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Making return to play calls at youth football games


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You could hire EMT's to be your first responders.  they should be under a medical director's supervision, approach the local ER or Clinic to see if there are any physician's willing to do this.  

If you cannot find a physician to lead the charge so to speak, I would only hire someone for first aid, and first aid only.  Anything more than a cut or a bruise gets EMS called.  Have the first aider initially look at the patient but EMS should be called.  

You should not put the level of responsibility of making a decision on allowing a child to return to a game after they have been hurt to a EMT, sorry emt's out there, but seriously, this is not your purveyance.  

If the local sports organization isn't willing to fork out money for a higher trained person on site than an EMT then they need to NOT have anyone and just call 911 to get EMS there.  But EMS should not be the ones to make the decision to let the child return to the game, that's why you pay someone of a higher level of care like a trainer or a physician or even a nurse.  

Have you asked your parents if there are any physicians out there who might be willing to volunteer to be the medical person if something were to come up in a given situation?  You might find that you have more doc's and nurses in the group than you realize who will volunteer one game day each to make sure that all the kids are safe.  Something to think about.  

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  • 1 year later...

Sorry I am so late to respond to this topic but I just saw it and have a unique background.  My first career was as an athletic trainer and I worked at the high school, university and professional football levels and I have maintained my license to this day.  I am also a paramedic, registered nurse and certified registered nurse anesthetist so I can say with complete certainty that EMS providers  of any level and registered nurses are NOT qualified to make return to play decisions.  Every youth sports team should make provisions for medical care during practices and games and certainly cost is a factor but isn't the safety and well being of the athletes more important?  Relying on parents that are health professionals is done frequently but it is not always a wise choice.  You pay the officials so why don't you pay the health care provider?    

Paying a local EMT or paramedic to attend games is reasonable as long as you recognize you are only getting somebody who can intervene in life threatening conditions and access EMS more readily than calling 911.  My service is paid to provide one EMT or paramedic for youth football games and who ever works takes one of our response vehicles and can immediately summon a medic unit if needed.  Frequently, they treat minor orthopedic injuries with a splint of some sort and the parents transport to the DEM for evaluation after signing a refusal form.  Easy gig that pays OT so there is competition for the shifts.   EMS folks who work sporting events should always say no when asked to make return to play decisions because as soon as the coaches realize you will always say no, they will quit asking.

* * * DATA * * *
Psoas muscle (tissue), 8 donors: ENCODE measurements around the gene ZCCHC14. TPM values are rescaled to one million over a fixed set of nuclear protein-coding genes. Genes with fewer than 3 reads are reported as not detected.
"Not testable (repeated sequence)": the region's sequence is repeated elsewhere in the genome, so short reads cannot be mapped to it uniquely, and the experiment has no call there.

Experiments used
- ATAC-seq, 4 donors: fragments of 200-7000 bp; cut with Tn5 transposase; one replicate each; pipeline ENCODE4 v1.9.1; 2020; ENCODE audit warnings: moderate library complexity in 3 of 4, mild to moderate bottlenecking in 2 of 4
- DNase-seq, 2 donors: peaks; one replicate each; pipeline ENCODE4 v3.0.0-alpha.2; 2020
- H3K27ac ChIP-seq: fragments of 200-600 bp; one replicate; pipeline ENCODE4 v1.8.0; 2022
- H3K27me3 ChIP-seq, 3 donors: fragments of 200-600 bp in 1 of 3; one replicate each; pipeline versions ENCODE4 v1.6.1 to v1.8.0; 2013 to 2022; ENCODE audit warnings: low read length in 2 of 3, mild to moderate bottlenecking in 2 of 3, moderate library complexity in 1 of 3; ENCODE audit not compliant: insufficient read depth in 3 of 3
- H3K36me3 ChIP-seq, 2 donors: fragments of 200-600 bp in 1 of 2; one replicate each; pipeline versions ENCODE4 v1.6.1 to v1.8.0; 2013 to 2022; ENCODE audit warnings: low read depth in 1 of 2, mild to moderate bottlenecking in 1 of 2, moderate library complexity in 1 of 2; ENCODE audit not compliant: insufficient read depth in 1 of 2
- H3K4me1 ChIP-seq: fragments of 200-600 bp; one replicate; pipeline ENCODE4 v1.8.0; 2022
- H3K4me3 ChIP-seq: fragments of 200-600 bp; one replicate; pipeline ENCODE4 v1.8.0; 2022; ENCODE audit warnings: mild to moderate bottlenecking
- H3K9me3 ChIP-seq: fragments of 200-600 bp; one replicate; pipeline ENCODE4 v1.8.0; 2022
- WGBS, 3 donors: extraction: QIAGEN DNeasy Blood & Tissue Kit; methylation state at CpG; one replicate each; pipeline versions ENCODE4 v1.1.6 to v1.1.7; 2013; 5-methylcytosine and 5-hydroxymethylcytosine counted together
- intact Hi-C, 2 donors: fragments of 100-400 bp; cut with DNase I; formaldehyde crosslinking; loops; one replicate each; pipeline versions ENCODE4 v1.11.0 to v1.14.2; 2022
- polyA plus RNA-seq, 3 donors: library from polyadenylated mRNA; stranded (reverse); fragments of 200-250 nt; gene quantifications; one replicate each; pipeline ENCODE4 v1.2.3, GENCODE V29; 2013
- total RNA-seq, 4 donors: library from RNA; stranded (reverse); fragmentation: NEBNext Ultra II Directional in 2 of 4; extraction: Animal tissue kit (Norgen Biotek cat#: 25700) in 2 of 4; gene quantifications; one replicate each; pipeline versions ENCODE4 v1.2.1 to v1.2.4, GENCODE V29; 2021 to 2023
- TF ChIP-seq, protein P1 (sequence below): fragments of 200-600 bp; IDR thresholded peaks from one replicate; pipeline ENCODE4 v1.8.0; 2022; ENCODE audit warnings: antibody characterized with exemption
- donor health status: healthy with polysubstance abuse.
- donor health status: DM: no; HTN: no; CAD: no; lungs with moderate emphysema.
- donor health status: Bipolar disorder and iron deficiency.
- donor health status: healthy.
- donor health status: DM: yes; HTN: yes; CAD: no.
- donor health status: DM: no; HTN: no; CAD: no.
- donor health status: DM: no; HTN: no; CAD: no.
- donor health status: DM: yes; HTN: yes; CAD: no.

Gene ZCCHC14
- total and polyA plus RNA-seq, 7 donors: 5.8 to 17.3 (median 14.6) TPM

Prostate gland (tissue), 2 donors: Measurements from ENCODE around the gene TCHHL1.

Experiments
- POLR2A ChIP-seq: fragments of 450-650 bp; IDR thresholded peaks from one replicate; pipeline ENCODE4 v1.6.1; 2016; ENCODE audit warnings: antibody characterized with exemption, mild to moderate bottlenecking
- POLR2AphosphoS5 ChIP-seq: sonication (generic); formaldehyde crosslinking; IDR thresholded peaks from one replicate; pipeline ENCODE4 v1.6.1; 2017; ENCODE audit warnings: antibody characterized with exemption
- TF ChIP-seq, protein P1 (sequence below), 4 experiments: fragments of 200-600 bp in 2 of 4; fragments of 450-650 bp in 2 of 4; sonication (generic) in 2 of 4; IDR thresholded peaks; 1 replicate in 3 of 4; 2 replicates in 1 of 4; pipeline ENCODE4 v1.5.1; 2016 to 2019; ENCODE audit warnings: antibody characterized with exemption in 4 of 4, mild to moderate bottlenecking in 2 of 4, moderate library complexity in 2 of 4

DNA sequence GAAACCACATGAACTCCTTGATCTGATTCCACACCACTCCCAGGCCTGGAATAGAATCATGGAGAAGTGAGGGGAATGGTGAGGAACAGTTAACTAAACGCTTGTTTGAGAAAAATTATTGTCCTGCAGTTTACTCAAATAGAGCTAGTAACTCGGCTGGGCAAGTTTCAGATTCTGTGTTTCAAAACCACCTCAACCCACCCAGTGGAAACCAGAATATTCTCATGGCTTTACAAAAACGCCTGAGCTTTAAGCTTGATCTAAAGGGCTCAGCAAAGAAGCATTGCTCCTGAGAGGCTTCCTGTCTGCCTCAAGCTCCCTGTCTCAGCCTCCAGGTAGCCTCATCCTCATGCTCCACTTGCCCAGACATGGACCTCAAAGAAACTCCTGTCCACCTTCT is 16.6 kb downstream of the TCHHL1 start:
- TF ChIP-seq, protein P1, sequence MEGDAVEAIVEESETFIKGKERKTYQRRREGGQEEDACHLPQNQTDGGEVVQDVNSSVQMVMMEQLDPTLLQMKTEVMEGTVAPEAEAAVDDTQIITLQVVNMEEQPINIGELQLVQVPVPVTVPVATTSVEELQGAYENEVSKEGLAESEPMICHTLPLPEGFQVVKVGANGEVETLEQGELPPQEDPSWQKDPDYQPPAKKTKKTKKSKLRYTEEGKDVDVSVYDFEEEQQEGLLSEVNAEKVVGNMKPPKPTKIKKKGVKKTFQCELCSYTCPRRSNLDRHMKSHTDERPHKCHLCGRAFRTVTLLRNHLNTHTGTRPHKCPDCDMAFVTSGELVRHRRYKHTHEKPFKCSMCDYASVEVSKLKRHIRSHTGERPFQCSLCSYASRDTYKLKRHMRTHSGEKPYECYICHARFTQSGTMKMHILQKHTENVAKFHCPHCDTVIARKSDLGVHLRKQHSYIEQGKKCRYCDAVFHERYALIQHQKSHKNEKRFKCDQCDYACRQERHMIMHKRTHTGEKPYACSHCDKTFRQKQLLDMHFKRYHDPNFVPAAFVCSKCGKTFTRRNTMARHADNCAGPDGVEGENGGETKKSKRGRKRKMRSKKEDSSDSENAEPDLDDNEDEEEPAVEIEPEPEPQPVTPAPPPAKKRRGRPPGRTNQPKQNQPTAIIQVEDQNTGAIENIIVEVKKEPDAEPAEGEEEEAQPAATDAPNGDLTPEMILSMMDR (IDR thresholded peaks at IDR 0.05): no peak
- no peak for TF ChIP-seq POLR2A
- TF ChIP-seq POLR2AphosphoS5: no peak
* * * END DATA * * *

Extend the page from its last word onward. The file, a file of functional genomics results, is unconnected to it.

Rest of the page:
The best way to provide medical care for sporting events on any level is to hire a licensed athletic trainer.  Yes, I am biased.


May the tube be with you.


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I did a couple of stand by's at junior high and High school football games, Was asked several times if I would give the return to play authorization and I refused.  I told them that I was no where near qualfied to make that level of decision.  Pissed the coaches off to no end and they usually would call the parent of the player down on the field and the parent would make the decision. Needless to say, they didn't come to me after I refused the 5th time.  Not putting my license in jeopardy when that type of decision is WAY the hell out of my scope.  

The liability is just too great and any EMS system making these types of decisions are taking a HUGE risk.  


I know of a ems system that was stand by at a rodeo.  A young boy was hit pretty hard by a medium sized bull,  the medics said he should not be riding anymore and needed to get checked out but he and his parents just took him back to the trailer and had him lay down and rest.  The family left him alone and went back to the rodeo.  When they returned the young boy had died and I believe it was ruled as closed head injury or maybe a bleed.  

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